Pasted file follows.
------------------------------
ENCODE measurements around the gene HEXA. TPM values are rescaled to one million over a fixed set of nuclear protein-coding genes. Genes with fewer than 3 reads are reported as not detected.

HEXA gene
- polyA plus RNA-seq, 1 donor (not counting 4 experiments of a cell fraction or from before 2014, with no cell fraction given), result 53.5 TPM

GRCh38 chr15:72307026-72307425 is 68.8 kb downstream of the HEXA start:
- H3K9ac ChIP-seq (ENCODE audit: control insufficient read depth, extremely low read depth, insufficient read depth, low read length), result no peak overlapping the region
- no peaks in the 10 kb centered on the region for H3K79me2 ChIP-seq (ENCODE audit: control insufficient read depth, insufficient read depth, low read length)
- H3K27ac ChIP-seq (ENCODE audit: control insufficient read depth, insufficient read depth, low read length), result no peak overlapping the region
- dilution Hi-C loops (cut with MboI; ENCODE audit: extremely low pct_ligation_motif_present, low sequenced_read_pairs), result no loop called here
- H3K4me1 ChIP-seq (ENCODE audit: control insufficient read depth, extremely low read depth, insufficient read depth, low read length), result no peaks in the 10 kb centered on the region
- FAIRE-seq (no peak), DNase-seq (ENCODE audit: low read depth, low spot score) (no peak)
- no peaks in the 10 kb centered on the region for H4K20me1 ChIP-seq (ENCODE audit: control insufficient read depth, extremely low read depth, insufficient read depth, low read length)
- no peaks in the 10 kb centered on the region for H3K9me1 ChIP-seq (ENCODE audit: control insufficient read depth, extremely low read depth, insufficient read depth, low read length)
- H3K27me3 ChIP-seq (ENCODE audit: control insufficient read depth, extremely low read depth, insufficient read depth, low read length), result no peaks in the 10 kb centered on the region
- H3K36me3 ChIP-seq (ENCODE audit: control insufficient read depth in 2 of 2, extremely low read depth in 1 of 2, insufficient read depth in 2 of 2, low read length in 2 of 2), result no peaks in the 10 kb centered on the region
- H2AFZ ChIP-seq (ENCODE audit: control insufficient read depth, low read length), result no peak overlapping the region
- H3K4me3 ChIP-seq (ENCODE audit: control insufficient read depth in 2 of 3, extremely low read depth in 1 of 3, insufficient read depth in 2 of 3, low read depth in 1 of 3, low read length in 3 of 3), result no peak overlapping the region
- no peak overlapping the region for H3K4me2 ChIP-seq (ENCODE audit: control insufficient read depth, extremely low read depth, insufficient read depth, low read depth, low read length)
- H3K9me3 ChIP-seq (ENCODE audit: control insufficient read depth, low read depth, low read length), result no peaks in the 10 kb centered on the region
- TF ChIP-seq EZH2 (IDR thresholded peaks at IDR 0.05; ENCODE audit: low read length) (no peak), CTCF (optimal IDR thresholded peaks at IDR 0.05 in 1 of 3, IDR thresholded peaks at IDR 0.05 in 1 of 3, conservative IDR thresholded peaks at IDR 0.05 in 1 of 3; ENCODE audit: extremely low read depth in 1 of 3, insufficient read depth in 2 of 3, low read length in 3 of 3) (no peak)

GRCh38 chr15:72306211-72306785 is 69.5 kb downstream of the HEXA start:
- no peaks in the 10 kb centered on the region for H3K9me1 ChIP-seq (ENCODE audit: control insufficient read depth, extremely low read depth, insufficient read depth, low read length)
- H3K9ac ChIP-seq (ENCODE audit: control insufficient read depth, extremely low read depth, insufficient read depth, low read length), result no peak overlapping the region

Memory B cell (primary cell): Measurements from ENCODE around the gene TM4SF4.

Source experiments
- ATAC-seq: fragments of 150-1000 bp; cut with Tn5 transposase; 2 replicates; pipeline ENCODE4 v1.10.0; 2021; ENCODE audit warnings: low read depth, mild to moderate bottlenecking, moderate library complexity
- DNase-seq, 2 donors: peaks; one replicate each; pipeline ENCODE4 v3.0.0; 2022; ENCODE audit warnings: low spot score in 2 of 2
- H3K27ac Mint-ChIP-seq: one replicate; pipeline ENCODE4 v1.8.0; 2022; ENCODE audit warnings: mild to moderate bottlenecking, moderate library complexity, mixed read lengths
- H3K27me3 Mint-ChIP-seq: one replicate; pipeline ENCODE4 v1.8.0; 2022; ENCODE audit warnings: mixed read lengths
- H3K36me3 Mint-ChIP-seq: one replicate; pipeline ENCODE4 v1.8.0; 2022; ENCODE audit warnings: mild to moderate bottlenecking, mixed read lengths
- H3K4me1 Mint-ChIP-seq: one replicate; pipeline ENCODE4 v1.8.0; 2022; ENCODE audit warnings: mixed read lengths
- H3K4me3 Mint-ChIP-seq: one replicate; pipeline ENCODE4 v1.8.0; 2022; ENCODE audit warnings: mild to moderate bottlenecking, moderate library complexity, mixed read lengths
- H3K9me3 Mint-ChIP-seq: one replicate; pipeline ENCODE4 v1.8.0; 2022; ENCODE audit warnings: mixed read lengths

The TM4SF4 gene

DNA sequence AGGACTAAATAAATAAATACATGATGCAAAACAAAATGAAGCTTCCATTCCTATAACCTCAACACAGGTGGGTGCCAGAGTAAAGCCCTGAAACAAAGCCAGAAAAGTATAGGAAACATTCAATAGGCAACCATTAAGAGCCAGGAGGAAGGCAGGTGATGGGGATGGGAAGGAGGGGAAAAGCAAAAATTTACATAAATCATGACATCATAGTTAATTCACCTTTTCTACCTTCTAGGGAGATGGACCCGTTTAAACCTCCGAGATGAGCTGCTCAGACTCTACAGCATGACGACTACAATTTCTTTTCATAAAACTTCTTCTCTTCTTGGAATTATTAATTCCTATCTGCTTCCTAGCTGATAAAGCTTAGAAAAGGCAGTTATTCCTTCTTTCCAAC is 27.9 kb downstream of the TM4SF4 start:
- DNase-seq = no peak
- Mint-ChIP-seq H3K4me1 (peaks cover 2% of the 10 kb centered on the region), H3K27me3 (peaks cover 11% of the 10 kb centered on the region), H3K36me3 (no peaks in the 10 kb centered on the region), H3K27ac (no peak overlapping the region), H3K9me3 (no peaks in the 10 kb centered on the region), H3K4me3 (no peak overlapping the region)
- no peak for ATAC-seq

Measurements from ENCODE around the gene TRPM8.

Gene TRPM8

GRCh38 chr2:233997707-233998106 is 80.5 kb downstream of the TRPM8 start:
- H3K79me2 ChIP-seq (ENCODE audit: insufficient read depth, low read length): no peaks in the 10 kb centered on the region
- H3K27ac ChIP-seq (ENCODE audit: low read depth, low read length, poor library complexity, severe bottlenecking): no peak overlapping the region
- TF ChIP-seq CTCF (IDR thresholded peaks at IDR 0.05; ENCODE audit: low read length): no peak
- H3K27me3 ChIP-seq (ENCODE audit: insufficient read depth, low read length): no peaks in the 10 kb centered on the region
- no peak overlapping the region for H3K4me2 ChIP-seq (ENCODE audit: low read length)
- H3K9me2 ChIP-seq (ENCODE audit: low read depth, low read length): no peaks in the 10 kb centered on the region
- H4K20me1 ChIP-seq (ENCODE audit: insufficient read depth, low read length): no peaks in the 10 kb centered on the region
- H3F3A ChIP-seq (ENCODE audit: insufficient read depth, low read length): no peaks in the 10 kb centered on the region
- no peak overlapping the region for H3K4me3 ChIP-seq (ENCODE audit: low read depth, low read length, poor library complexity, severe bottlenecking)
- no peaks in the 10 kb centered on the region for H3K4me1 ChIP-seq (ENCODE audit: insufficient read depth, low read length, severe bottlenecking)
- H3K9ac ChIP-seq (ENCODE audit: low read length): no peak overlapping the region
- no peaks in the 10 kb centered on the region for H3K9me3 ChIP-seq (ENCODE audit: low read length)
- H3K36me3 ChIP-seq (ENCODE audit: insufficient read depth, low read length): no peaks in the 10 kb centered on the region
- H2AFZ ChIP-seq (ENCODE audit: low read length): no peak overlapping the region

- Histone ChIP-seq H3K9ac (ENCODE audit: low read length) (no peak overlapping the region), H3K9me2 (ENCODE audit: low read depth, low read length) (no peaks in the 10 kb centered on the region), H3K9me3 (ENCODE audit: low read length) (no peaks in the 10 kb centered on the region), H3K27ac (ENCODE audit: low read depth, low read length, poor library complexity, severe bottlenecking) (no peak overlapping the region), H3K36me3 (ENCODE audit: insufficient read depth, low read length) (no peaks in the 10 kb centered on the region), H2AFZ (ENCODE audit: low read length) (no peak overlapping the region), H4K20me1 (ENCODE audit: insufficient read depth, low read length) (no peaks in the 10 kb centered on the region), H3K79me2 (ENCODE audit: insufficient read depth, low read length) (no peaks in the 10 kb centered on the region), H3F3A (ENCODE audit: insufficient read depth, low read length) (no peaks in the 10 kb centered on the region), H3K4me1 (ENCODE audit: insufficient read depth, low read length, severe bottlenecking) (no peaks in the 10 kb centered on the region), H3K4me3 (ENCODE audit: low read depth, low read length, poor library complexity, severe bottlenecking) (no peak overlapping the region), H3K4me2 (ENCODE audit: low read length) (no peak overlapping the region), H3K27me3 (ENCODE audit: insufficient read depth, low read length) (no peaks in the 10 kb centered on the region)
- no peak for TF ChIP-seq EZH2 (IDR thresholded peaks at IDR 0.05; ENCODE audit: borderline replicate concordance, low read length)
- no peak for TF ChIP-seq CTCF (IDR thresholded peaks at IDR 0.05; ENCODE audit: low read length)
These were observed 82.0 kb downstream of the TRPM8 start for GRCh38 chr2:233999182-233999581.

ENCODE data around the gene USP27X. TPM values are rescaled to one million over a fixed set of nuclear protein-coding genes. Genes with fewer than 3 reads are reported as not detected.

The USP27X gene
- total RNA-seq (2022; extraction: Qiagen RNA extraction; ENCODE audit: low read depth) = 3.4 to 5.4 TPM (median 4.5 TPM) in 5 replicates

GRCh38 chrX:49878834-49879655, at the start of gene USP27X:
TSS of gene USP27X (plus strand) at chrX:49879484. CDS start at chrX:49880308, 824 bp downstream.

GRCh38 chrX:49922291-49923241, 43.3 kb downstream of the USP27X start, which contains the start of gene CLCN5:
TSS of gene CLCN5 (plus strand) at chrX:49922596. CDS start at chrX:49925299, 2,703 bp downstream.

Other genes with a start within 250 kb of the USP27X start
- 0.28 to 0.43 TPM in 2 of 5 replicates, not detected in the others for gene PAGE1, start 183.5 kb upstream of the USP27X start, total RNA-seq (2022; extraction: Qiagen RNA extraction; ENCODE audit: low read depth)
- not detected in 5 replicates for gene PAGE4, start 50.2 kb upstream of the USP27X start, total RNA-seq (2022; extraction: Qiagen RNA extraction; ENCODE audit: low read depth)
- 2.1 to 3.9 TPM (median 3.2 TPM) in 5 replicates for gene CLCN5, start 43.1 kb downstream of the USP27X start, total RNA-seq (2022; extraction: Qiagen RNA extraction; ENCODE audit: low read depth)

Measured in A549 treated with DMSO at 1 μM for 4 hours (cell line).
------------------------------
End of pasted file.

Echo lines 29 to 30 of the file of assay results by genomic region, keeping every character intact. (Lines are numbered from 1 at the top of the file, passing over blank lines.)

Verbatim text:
- H3K36me3 Mint-ChIP-seq: one replicate; pipeline ENCODE4 v1.8.0; 2022; ENCODE audit warnings: mild to moderate bottlenecking, mixed read lengths
- H3K4me1 Mint-ChIP-seq: one replicate; pipeline ENCODE4 v1.8.0; 2022; ENCODE audit warnings: mixed read lengths